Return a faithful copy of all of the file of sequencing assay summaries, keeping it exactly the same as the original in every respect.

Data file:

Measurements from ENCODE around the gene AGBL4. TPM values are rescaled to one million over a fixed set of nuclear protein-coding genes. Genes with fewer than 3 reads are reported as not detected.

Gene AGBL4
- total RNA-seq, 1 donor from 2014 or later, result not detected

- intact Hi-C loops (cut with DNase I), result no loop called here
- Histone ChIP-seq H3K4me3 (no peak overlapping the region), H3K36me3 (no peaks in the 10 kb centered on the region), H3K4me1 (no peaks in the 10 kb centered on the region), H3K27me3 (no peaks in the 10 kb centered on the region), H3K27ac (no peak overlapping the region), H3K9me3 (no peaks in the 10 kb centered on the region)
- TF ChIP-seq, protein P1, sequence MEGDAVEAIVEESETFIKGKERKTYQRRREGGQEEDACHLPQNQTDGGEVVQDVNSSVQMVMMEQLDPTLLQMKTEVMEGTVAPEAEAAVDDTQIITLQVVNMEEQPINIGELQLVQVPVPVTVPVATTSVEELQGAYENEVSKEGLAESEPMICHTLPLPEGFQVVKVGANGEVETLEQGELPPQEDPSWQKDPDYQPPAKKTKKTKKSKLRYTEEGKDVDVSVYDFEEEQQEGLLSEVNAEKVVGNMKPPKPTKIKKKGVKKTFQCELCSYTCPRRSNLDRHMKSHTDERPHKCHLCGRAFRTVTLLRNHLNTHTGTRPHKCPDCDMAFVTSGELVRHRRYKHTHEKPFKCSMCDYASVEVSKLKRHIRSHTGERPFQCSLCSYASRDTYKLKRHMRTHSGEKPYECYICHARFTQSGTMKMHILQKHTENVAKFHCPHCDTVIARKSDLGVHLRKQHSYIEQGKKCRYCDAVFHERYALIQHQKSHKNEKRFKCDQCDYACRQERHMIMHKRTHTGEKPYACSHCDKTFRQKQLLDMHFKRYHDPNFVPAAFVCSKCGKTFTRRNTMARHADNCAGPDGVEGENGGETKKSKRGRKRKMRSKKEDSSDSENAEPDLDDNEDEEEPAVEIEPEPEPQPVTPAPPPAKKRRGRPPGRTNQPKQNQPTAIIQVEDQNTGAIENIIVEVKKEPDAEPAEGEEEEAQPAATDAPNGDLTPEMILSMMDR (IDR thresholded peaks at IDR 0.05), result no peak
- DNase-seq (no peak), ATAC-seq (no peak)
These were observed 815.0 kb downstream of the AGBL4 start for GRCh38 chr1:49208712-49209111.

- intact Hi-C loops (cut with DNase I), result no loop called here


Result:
Measurements from ENCODE around the gene AGBL4. TPM values are rescaled to one million over a fixed set of nuclear protein-coding genes. Genes with fewer than 3 reads are reported as not detected.

Gene AGBL4
- total RNA-seq, 1 donor from 2014 or later, result not detected

- intact Hi-C loops (cut with DNase I), result no loop called here
- Histone ChIP-seq H3K4me3 (no peak overlapping the region), H3K36me3 (no peaks in the 10 kb centered on the region), H3K4me1 (no peaks in the 10 kb centered on the region), H3K27me3 (no peaks in the 10 kb centered on the region), H3K27ac (no peak overlapping the region), H3K9me3 (no peaks in the 10 kb centered on the region)
- TF ChIP-seq, protein P1, sequence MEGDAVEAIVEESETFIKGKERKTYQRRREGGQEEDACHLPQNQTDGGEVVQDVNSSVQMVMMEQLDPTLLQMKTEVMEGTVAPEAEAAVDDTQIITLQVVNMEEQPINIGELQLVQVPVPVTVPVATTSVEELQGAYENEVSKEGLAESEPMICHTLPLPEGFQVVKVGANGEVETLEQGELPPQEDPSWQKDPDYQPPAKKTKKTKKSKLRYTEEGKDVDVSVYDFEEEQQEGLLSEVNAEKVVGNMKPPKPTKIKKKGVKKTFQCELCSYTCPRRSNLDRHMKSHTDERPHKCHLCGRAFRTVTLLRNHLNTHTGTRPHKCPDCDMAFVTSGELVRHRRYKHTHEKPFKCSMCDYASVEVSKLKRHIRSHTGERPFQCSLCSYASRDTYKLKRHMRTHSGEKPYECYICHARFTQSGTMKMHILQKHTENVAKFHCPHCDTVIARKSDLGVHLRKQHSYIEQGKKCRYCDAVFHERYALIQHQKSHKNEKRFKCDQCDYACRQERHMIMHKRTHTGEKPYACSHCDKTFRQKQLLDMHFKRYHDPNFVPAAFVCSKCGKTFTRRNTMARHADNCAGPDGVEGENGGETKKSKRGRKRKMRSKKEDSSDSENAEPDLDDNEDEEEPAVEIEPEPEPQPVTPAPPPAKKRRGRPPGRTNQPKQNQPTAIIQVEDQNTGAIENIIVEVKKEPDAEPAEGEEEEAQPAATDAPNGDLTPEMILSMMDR (IDR thresholded peaks at IDR 0.05), result no peak
- DNase-seq (no peak), ATAC-seq (no peak)
These were observed 815.0 kb downstream of the AGBL4 start for GRCh38 chr1:49208712-49209111.

- intact Hi-C loops (cut with DNase I), result no loop called here